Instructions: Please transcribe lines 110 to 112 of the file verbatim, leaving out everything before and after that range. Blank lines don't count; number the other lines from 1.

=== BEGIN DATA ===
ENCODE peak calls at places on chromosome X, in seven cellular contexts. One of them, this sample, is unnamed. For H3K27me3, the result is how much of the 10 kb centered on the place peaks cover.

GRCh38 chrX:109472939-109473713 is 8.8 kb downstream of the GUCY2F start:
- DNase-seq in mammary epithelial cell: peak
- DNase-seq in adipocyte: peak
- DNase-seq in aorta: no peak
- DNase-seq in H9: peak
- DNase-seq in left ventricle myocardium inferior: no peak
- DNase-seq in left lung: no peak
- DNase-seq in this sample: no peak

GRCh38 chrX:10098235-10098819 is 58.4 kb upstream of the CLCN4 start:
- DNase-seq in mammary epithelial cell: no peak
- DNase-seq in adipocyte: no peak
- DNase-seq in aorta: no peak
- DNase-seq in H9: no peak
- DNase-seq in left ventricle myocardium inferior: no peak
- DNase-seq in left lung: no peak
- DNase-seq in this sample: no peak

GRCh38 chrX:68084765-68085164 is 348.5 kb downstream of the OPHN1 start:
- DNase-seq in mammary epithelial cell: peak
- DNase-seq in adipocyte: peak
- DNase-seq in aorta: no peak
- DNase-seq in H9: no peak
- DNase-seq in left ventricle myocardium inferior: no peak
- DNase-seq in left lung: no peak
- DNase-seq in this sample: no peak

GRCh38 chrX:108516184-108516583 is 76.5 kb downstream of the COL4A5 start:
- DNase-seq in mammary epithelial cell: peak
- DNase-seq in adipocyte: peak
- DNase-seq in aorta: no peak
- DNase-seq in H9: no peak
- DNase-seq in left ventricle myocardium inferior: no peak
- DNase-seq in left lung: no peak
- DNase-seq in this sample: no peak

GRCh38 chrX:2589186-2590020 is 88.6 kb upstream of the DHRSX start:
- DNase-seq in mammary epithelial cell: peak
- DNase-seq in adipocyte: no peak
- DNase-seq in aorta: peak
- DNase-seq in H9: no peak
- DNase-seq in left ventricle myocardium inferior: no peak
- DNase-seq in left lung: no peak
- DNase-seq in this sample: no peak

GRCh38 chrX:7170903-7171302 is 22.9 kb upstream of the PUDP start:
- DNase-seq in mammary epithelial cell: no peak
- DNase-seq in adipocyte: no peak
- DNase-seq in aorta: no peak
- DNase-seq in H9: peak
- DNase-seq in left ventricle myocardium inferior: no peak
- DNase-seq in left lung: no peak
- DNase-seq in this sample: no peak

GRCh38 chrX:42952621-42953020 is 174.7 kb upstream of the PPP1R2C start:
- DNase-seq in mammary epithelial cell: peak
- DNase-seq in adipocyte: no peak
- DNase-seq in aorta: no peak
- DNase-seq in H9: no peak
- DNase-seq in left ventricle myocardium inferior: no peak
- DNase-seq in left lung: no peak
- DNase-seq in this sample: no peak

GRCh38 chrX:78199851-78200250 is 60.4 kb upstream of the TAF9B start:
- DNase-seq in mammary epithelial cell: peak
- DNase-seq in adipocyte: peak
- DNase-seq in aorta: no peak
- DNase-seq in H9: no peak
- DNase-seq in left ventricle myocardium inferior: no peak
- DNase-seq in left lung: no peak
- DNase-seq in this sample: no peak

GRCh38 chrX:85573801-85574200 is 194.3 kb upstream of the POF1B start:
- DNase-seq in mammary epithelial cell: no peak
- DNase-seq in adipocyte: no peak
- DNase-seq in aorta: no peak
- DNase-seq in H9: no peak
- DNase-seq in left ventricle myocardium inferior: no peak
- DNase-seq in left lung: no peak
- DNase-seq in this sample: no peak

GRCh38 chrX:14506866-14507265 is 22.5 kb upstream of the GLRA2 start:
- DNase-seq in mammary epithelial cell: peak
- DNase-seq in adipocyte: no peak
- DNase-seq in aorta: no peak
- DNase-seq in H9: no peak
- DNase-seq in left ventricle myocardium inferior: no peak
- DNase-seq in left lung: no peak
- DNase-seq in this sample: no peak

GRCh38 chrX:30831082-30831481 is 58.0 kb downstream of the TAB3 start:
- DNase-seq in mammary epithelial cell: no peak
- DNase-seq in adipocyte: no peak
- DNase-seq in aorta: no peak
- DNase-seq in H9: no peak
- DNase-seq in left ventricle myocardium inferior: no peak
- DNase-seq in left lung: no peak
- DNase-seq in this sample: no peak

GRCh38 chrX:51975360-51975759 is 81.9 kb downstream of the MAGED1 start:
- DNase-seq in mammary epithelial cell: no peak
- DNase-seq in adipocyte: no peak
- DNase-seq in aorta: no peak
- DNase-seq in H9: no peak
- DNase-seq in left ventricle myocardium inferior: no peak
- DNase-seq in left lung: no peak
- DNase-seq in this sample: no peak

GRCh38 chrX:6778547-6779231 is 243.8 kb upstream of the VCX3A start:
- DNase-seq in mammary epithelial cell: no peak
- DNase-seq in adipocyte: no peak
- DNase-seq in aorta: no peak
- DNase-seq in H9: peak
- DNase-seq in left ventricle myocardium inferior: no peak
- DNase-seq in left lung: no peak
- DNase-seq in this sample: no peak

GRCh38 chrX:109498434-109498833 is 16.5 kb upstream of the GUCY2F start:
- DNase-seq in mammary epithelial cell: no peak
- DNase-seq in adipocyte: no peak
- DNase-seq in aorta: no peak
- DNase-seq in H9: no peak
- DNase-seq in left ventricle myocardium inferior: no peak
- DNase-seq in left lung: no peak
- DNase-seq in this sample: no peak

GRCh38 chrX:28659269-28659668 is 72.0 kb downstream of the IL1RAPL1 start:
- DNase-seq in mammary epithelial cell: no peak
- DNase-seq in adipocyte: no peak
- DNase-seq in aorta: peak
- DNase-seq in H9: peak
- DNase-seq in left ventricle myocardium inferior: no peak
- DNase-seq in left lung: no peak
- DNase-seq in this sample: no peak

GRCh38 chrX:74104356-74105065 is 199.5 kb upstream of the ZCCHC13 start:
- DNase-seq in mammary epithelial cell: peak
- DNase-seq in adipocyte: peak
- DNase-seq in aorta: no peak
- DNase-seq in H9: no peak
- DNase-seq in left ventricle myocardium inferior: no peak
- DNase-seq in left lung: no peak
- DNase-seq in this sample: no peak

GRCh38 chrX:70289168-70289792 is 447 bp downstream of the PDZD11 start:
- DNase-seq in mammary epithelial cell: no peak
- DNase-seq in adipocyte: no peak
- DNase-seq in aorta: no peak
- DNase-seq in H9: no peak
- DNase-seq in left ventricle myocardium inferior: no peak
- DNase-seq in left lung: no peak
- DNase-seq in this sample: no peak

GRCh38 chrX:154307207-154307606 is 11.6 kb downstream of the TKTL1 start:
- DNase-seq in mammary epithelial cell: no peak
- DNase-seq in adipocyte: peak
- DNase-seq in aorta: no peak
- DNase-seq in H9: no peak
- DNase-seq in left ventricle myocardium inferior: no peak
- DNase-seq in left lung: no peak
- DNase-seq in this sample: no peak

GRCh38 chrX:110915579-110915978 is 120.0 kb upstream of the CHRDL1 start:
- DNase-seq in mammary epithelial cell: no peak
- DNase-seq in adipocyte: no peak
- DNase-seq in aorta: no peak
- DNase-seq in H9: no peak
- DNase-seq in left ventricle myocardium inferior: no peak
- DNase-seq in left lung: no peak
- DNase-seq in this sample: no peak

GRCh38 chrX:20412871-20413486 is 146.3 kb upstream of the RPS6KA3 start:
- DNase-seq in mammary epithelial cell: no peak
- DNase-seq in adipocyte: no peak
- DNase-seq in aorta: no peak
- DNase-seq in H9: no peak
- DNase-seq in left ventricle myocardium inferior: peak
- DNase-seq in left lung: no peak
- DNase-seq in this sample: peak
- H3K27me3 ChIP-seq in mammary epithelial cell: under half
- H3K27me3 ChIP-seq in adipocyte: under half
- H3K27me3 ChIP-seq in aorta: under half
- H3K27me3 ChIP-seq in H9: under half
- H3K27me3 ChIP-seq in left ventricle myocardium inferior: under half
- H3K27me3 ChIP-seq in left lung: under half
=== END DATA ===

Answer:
- DNase-seq in H9: no peak
- DNase-seq in left ventricle myocardium inferior: no peak
- DNase-seq in left lung: no peak